There may have been a heatwave in Britain this summer but Highways England has been busy using this time to prepare for when the weather turns cold.
And when winter bites, the company will be rolling out some new gritters fitted with the latest technology to help keep drivers safe and traffic flowing in severe weather.
Over the summer, Highways England has been ensuring vehicles are primed for winter, reviewing gritting routes to ensure they are still accurate, and going through any lessons learned from the previous year, which will be built into the severe weather plans.
Highways recently caught up with Highways England’s winter fleet manager Jane Wilkins to ask her about the improvements planned for this winter.
The A1 in Northumberland
Can you tell us how you have been preparing for this winter?
Our main focus this year has been on testing a fleet of new look gritters, which will be rolled out, starting with 34 in East Anglia. They use state of the art technology, improving safety for road users.
The fleet has new features, based on research carried out by Transport Research Laboratory (TRL), which found that vehicles stand out more if painted in one block colour and are solid in shape.
As well as a new design, the latest vehicles contain technology that allows them to be pre-programmed with information specific to each gritting route.
This enables salt to be spread onto the road automatically, taking into account any specific requirements for bridges, landscape and other road infrastructure - allowing drivers to give their full attention to the road at all times.
The first of the new gritters, provided by contractors Romaquip, will take to the road in October. The majority of the new vehicles measure a maximum of 2.5 metres wide, are 26 tonnes and are fitted with flashing amber lights, but despite this, last year we saw 36 of our gritters involved in collisions.
The new design also includes a rear chevron panel to improve vehicle visibility in a bid to reduce the number of incidents. Safety is our top priority and we are always looking at ways we can improve our winter resilience. Using the research carried out by TRL and our own data, we have looked carefully into the number of incidents involving gritters and their cause to see what more can be done to improve safety and the service we provide.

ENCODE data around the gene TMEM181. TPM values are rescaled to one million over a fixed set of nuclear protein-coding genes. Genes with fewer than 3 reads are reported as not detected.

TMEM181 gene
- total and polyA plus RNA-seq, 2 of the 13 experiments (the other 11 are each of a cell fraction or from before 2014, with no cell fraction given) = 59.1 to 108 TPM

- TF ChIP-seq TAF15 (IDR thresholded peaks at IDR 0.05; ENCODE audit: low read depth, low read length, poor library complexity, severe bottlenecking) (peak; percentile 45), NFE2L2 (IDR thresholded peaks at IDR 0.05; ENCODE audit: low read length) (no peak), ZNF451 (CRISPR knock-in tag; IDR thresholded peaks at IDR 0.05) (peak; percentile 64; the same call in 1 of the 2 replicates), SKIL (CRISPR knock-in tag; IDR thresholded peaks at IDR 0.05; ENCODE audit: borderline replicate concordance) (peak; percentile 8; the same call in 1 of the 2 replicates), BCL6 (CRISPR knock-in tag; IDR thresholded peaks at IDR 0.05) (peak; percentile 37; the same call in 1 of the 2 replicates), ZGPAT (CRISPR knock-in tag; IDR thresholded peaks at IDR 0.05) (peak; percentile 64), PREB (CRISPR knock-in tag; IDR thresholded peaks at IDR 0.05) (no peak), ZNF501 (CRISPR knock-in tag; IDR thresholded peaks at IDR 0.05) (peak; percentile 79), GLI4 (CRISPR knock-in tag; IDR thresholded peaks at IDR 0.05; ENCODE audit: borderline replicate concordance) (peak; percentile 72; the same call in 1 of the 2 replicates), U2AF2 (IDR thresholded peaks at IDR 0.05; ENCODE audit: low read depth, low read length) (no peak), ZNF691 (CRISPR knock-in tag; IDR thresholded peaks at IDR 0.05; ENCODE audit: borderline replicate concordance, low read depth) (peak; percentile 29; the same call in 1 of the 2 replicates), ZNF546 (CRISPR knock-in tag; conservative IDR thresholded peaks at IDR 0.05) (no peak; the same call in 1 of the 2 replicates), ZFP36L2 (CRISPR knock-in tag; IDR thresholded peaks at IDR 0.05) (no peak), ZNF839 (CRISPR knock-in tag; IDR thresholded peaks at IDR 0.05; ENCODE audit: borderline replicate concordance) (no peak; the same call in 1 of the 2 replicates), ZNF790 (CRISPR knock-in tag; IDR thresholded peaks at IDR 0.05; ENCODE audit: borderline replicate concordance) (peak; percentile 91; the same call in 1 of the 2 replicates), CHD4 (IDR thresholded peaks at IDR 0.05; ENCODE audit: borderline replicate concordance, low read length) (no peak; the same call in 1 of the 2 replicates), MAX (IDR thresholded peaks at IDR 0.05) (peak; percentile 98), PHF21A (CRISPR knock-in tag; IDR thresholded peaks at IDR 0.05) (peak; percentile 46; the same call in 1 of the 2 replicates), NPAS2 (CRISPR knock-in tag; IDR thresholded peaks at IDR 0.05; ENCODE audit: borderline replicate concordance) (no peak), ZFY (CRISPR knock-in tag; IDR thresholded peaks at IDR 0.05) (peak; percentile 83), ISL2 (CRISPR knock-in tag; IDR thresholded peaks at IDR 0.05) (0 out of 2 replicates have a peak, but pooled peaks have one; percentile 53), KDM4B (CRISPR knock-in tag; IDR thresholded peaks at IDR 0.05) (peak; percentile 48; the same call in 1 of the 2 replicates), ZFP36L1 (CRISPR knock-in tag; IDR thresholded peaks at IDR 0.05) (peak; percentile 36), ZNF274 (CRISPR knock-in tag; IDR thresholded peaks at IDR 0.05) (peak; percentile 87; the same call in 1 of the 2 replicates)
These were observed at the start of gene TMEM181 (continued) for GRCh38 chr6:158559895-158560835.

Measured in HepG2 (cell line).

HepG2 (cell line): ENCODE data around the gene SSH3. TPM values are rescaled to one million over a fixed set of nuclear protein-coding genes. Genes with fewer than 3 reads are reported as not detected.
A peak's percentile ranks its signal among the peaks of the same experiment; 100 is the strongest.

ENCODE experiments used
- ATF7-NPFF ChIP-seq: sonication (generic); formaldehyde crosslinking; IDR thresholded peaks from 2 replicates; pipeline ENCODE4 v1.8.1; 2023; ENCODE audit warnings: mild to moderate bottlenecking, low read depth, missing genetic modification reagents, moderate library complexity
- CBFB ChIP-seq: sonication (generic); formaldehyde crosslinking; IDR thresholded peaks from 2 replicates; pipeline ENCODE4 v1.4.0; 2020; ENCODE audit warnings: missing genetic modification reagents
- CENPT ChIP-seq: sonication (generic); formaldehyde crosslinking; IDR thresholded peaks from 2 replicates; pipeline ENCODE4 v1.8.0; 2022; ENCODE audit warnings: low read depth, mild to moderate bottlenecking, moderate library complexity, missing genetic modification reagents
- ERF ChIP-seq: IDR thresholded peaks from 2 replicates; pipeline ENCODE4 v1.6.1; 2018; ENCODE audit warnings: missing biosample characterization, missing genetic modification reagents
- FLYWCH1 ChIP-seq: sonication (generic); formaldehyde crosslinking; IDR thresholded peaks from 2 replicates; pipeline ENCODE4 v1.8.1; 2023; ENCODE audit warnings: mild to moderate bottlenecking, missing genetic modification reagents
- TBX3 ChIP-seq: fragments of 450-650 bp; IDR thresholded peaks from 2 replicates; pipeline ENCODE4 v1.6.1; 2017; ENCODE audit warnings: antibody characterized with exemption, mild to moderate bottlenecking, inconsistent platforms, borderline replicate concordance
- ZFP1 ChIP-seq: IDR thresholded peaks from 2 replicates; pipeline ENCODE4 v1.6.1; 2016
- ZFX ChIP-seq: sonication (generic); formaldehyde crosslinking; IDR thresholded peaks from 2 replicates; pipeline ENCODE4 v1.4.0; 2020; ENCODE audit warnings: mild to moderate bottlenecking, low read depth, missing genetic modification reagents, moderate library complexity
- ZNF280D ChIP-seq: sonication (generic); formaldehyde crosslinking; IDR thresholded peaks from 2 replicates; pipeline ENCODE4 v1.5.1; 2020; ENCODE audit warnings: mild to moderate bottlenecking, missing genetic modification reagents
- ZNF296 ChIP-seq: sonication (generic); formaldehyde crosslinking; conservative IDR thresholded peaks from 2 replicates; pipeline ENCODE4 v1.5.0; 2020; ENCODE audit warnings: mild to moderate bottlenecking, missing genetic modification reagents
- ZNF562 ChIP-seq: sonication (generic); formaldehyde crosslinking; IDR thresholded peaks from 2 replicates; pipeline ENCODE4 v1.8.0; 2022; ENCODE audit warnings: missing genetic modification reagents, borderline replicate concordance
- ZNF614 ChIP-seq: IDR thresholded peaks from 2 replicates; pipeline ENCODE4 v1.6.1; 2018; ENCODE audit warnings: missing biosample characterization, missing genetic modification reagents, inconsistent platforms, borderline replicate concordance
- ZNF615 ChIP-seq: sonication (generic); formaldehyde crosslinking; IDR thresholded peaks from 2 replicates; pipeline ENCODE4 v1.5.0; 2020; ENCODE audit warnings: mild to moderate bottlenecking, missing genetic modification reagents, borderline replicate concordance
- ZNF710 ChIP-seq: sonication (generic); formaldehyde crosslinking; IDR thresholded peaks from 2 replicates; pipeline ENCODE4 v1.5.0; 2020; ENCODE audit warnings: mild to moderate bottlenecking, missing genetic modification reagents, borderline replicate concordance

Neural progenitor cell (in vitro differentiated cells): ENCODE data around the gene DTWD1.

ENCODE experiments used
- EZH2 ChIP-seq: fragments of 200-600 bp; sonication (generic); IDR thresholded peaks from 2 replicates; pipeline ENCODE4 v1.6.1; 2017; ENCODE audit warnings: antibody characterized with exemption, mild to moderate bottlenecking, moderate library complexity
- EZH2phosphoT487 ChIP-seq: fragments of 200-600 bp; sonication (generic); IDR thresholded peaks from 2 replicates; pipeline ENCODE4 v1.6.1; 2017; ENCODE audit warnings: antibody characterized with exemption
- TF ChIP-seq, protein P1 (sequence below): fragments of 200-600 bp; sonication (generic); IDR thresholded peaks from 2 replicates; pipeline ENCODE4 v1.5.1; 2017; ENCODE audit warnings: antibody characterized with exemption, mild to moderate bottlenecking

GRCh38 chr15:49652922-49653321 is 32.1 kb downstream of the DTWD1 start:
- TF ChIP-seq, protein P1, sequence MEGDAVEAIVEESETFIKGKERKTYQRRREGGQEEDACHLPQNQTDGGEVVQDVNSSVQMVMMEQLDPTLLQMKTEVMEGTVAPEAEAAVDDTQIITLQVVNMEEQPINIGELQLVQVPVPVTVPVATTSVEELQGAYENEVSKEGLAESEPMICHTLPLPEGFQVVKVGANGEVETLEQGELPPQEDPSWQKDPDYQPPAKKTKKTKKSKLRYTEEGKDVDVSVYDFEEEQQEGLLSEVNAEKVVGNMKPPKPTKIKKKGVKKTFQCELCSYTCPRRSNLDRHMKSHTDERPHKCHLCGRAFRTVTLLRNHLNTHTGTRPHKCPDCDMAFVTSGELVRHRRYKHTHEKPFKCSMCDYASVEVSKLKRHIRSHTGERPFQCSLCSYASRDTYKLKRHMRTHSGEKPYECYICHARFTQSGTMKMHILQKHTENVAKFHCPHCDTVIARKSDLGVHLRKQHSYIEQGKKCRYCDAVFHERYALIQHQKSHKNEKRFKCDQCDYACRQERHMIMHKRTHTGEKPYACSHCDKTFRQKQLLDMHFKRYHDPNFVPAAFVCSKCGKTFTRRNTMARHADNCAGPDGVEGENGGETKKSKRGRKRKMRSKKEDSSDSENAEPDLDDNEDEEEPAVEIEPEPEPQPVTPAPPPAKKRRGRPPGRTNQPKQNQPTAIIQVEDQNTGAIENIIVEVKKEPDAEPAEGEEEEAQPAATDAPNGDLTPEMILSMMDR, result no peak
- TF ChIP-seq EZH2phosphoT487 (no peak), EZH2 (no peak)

Our records show that the back of a gritter is the most vulnerable and if it is struck it can result in the gritter being removed from the road to be repaired, which is costly and can affect critical services in extreme weather conditions.
Highways England currently has 437 winter vehicles covering the 4,400 miles of motorways and major A roads across the country, all ready to take to the road when winter arrives.
The roll-out of this £30m new fleet will start this year with the first 34 vehicles taking to the road in October. The remainder of the 157 vehicles will be replaced over the next two years.
The new gritters will improve safety due to their enhanced visibility and improved technology, and will be more efficient to use.
What other changes are you considering?
Many of our gritter drivers have fed back that they can feel quite vulnerable while out on the network due to the reduced speeds of 30mph and 40mph at which they have to travel. It is really important to us that our drivers feel safe and that is why we want to improve the visibility of the gritters as much as possible.
In September, we also carried out some testing to see if we can increase the speed that gritters travel to 50mph where appropriate.
Testing this approach was extremely important as it assessed if the right amount of salt is delivered to the road surface at the required speed in line with our treatment matrix. This matrix sets out the quantities of de-icer to be used for various road surface temperatures.
A test site was set up where typical motorway lanes were created using the same surface material as on England’s motorways and major A roads. A gritter then travelled along at a maximum speed of 50mph, laying salt behind it, as it would on our network. A special vacuum was used to suck up the salt, which weighed it to ensure the correct amount had been delivered.
Different amounts of salt were laid as would happen in a real life situation to check whether the increase in speed would have a detrimental effect on how well the treatment worked during severe weather.
We expect to have the results back from the trial and any lessons learned shortly, ready to put into practice this coming winter.